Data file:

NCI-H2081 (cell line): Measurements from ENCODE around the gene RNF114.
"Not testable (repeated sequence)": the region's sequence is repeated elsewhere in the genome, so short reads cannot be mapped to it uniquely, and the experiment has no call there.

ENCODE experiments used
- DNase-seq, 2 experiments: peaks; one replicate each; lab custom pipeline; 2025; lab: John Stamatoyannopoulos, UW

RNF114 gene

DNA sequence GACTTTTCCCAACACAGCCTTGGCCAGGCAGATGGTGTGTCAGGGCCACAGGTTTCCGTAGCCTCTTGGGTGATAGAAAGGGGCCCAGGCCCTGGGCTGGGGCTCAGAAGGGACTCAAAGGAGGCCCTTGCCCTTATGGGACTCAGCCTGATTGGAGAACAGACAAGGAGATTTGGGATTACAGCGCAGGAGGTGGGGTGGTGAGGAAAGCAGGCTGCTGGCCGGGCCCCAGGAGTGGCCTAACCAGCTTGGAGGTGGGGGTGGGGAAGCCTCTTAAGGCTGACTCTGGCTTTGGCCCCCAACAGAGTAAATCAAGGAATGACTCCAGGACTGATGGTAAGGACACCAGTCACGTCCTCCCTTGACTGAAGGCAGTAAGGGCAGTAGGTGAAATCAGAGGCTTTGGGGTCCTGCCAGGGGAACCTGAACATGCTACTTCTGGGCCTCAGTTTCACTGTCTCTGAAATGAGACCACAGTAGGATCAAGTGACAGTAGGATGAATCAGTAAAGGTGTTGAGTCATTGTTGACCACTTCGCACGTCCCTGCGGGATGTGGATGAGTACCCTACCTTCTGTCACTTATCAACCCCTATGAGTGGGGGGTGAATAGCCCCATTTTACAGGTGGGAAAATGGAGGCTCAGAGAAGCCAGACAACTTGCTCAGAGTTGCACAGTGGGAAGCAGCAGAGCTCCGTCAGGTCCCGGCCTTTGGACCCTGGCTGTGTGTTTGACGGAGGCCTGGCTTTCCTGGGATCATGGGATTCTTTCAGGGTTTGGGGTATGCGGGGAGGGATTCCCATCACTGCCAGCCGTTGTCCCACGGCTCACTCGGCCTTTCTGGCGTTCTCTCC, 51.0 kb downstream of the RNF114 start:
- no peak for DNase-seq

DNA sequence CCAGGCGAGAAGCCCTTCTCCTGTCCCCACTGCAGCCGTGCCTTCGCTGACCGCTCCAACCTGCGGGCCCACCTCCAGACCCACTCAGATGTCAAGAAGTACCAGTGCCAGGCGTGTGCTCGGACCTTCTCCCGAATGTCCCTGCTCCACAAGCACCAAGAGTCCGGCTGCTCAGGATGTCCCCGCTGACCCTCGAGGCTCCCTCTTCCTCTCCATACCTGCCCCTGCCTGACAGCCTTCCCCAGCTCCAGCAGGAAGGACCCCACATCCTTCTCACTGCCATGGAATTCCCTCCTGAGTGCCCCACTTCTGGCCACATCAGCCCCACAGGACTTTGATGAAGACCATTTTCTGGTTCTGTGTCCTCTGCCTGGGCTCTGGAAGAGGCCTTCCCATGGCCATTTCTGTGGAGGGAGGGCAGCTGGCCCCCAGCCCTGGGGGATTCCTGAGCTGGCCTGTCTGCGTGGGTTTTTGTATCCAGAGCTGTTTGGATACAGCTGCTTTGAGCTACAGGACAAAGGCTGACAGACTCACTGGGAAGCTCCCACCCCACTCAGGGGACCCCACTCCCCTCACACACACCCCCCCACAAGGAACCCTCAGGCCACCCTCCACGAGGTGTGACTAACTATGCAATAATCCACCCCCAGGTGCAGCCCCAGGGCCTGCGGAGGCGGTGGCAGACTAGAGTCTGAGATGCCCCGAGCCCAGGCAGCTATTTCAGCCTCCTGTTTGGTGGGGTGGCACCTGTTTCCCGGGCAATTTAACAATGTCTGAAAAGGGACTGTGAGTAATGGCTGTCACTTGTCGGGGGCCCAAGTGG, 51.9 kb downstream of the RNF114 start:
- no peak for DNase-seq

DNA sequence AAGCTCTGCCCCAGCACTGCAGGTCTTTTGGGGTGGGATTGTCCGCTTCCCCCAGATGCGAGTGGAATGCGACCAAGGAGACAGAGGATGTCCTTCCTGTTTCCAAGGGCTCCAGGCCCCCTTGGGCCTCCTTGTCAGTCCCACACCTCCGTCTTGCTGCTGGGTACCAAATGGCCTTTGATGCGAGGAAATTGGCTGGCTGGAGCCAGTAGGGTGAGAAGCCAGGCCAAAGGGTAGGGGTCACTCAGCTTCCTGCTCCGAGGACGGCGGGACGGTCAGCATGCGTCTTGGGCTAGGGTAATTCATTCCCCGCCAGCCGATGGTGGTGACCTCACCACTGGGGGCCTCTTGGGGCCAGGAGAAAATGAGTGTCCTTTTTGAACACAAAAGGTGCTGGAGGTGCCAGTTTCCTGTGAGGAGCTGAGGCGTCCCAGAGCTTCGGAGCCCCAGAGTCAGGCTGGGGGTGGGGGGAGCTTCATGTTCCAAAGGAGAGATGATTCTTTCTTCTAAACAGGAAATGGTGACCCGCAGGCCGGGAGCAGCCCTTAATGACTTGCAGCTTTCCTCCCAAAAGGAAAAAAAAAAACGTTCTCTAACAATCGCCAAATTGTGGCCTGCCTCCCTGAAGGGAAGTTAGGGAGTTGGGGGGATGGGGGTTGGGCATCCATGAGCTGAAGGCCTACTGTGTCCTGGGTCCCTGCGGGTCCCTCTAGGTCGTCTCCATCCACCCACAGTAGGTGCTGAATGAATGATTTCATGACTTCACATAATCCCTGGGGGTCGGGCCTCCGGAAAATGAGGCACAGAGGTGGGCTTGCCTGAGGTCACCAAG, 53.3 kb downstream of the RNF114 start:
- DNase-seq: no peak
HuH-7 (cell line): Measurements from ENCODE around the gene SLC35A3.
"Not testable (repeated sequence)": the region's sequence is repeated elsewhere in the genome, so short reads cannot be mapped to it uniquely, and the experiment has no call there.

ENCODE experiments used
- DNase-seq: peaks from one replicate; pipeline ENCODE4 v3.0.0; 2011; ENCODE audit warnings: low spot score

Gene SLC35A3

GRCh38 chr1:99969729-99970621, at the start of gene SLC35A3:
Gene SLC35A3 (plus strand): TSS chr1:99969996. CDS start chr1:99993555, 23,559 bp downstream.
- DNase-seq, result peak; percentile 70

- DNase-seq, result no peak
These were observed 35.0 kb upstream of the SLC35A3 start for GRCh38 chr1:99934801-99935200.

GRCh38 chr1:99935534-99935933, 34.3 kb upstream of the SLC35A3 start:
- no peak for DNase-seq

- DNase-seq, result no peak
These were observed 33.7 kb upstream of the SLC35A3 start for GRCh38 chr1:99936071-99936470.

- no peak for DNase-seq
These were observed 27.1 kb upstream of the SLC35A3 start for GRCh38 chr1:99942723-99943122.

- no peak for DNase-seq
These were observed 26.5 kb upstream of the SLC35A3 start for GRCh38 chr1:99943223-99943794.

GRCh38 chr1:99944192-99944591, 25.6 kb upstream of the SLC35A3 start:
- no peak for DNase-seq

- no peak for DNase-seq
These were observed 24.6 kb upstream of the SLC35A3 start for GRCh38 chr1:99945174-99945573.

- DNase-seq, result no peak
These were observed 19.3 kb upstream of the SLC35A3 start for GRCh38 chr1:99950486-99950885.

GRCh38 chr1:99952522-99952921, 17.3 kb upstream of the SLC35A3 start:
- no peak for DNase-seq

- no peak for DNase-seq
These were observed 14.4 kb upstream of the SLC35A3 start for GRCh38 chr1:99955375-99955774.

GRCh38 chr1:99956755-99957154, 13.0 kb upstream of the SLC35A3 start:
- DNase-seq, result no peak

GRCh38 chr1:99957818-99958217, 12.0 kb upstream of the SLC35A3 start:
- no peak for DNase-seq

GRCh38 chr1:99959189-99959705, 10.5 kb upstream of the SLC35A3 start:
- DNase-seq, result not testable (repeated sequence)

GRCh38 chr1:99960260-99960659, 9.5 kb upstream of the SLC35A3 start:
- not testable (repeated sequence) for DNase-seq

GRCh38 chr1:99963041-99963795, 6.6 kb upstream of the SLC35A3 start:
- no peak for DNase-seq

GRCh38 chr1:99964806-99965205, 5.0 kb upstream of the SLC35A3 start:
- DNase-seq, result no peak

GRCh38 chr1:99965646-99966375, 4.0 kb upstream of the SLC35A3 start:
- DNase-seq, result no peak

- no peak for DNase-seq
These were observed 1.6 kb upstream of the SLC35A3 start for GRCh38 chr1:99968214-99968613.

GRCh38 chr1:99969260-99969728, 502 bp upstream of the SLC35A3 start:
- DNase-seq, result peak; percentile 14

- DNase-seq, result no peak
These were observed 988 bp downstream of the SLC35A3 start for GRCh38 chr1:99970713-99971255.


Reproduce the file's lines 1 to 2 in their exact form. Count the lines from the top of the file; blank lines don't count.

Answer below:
NCI-H2081 (cell line): Measurements from ENCODE around the gene RNF114.
"Not testable (repeated sequence)": the region's sequence is repeated elsewhere in the genome, so short reads cannot be mapped to it uniquely, and the experiment has no call there.